Helen Marriott, The Knitting & Stitching Show, said: "For decades, knitting has been asociable pastime with knitters happily chatting over coffee and yarn. PicKnits takes that ideato the next level, combining a love of food with a love of knitting, stitching and craft.Knitting PicKnits don’t have to be big formal occasions though - all you need are needles,some snacks, a few friends and some space. Importantly, Knitting PicKnits, like the onecoming up in the RDS, help keep the traditional skills of knitting and stitching alive."

Thanks to celebrity knitters such as Cara Delevingne, Ryan Gosling, Kate Moss and Lily Allen,organisers have noticed a huge increase in interest in knitting and sewing. "Knitting andsewing have both been around for centuries, but celebrity knitters and sewers are helping to bring the hobby and craft to a whole new audience." added Helen Marriott.

Visitors to the show, which is Ireland’s largest textile and craft event, can also look forwardto:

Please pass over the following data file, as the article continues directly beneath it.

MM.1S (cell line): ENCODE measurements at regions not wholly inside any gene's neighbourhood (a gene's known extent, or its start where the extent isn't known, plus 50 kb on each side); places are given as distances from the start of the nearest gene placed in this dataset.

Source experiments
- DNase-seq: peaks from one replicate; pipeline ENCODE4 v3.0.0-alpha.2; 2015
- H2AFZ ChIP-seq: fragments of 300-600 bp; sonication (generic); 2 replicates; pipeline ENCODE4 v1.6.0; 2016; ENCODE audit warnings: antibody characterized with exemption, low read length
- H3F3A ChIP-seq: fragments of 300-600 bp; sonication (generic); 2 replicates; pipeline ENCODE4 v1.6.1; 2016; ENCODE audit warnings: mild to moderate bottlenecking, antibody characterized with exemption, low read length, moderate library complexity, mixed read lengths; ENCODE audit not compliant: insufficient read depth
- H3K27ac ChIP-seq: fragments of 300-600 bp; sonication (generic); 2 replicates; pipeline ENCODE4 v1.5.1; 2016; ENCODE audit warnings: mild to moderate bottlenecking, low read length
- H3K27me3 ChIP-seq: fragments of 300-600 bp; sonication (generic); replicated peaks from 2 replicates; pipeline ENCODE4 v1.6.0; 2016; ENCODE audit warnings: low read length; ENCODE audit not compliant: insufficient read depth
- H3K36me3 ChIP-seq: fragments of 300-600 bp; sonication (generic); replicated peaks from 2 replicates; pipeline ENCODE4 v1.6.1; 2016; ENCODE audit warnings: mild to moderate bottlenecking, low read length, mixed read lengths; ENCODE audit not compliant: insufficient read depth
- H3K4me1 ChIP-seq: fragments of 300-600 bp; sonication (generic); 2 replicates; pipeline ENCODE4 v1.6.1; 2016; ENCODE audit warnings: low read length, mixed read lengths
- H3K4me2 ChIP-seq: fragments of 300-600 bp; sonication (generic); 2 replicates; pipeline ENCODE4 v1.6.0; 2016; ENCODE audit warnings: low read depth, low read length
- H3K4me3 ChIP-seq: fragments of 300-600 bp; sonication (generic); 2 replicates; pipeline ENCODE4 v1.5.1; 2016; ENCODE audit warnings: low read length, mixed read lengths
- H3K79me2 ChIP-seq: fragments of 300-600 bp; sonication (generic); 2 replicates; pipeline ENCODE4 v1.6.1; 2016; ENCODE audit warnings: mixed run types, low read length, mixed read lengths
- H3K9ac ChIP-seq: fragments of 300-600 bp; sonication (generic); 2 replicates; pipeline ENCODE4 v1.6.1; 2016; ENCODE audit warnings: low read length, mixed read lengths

• Artists at work in the ‘Artists in Action Studio’

    Learning a new skill at one of the 100s of ‘Learning Curve’ workshops

    • Professionally-curated galleries including one featuring the 1913 Lockout Tapestry,designed by Cathy Henderson and artist Robert Ballagh

    • An exhibition marking the 100th anniversary of the outbreak of World War One

    • An inaugural display by the students from the Cork Crawford College of Art and


    • An exhibition of new textile artwork exploring relationships betweencommemoration and memory by Nigel Cheney of NCAD

    • A Design & Crafts Council of Ireland exhibition, called Entwined Memories

    • ‘Explorations’ by the Irish Patchwork Society.

    • 116 hours of workshops ranging from Beginners’ Crochet to Embellishing Bed Linento Sewing a Vintage Clutch Bag.

      Visitors will also be able to browse and buy specialist supplies and ‘hard-to-find’craftmaterials from more than 200 retailers.

      Tickets for the four day show at the RDS Simonscourt in Dublin are now on sale throughwww.theknittingandstitchingshow.com/Dublin. Advance tickets cost €14 for adults, withconcession prices available on-line.

      Twitter: @KnitStitchRDS #KnitnStitch

Good Luck!






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Monday, October 13, 2014

Fabric Search for Elsa's Coronation Dress

If it's Elsa, it must be Frozen! We were late to the Frozen party in this house, and finally bought the film during the summer holidays. It was watched on the few wet afternoons we had this summer, my 7yo daughter & 9yo son loved it, but the rest of us could be found openly watching & enjoying it too!